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Debbie Dujanovic reportingJim Winder: "Policemen are not disposable. If we're injured in the line of duty, we deserve to be taken care of."
Financial help, or a full-on fight? Hundreds of meth labs, years of exposure, what happens to the officers now?
When an Eyewitness News Investigation uncovered that several are sick, some have died -- we also discovered another stress: financial.
Tonight, the number is growing. We've now confirmed: 40 of 58 Utah officers who investigated meth labs are sick, have cancer, or have died. Sent in without protective gear, exposed to toxic chemicals.
Now, another twist: quit, retire, too sick to work -- they may wind up without medical insurance.
For years she tried to hide it. Police Officer Kelly Nye Sterner. Her medical records told the story. A rare disease was taking over.
Gary Sterner: "She started going into liver failure, then kidney failure."
What caused it: her husband questions chemical exposure. Together they investigated meth labs in the early 90's, assigned to sort through toxic evidence.
Gary Sterner/ Former Narcotic Officer: "It would get so hard to breathe, we'd have to leave the building, get fresh air and come back. Of course our protective gear was a pair of gloves."
She died in January. Her disease forced her to give up police work. She lost her medical insurance benefit. To pay doctors bills, she used her credit cards.
Lt. Robbie Russo/ Former Narcotics Officer: "The scary thing is, there aren't any options. I need to work and I won't be able to make that choice to retire."
Lt. Robbie Russo believes meth lab exposures triggered his kidney cancer. If he quits the force he loses his medical insurance benefit.
Both these cases highlight a major dilemma for many Utah police officers who were exposed to meth labs, and are now sick. They can pay $500 to $700 a month to keep their medical insurance through their departments. Or, they can take on the system.
We found state law is putting them in a bind. If these officers file a claim for compensation, and coverage: the current law says they have to prove years of chemical exposures inside meth labs caused their diseases.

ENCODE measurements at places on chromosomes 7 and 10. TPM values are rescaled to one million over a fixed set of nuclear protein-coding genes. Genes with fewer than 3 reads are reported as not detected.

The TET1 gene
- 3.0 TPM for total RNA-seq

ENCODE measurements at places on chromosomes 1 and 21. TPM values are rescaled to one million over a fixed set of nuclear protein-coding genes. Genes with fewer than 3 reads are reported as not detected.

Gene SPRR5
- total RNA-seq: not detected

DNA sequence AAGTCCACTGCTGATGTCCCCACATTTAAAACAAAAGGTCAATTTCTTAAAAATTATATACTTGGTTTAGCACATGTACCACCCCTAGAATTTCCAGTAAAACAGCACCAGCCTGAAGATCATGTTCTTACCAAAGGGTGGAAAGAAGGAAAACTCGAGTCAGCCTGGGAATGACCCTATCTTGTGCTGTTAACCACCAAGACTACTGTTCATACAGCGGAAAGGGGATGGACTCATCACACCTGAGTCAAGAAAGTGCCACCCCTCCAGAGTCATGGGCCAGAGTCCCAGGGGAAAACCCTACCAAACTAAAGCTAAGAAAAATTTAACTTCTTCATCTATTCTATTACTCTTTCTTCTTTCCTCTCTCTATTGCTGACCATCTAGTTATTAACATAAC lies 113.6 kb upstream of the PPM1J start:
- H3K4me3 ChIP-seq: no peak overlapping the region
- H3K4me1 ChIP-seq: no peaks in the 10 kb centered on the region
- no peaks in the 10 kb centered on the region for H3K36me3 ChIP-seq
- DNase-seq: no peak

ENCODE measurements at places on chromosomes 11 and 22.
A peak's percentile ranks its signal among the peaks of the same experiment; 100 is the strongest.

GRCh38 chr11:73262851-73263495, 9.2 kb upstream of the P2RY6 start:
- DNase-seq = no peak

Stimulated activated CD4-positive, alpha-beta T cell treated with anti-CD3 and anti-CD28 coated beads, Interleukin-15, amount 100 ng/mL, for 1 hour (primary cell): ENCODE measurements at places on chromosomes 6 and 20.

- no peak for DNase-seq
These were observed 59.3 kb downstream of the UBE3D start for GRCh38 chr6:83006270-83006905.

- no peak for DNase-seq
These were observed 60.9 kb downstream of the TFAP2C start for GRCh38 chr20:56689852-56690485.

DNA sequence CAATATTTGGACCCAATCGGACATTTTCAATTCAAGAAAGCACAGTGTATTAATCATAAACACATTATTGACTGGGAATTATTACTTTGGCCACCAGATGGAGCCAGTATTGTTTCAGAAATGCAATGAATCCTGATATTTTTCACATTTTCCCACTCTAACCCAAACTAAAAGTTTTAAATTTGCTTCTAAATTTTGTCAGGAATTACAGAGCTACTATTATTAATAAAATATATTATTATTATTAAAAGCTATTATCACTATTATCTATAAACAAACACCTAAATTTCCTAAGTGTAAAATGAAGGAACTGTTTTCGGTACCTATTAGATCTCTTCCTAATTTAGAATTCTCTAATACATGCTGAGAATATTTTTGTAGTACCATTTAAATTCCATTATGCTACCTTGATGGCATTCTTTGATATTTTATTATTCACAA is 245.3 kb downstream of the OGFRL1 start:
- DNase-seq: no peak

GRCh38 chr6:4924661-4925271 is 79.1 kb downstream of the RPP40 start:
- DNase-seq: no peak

Dennis Lloyd represents Workers Compensation Fund.
Dennis Lloyd/ Workers Compensation Fund of Utah: "An injured worker may have to rely on scientific data based on factual reports of what occured in the drug bust, then turn to scientists and say, 'What would this worker have been exposed to as a peace officer that busted the meth lab?'"
Jim Winder/ Salt Lake County Deputy Sheriff's Federation: "You go to those you've served for many years and you say, 'I got this on the job.' And they say, 'Prove it. It's ridiculous.'"
Union Representative Jim Winder calls it a catch 22 for officers who were assigned to dismantle meth labs through the 80's & 90's ...without training and protective gear. Other colleagues agree:
Chief Terry Keefe/ Layton Police Dept.: "It ought to be addressed, in fairness to those that basically put their lives on the line and went into these situations."
Tom Dell'Ergo/ Former DEA Agent: "We should do everything we can to protect these men and women who were involved in clandestine labs."
Shawn Roberts/ Former Narcotics Officer: "I think they should be taken care of. They gave their health for their community."
Other states do it differently. In California - develop a certain disease, it's presumed you got in the line of duty. You're covered medically, financially, it's called "presumptive law."
Mike Meese/ Presumptive Law Expert: "Let us as a society step up and say, 'We have presumptive law. God forbid you get cancer. God forbid you get lung problems. But we are there to take care of you.'"
Senator Ed Mayne: "We need to come into the 21st century on this."
Utah Senator Ed Mayne says it's time local lawmakers see what's happening to these officers, who investigated meth labs.
Sen. Ed Mayne/ (D) Salt Lake County: "We need to recognize exposure to meth labs is now killing our law enforcement."
Even if they have to prove it, officers tell Eyewitness News they will pursue claims for compensation.
This is the topic on KSL-1160 on the Doug Wright Show Monday starting at 11 am.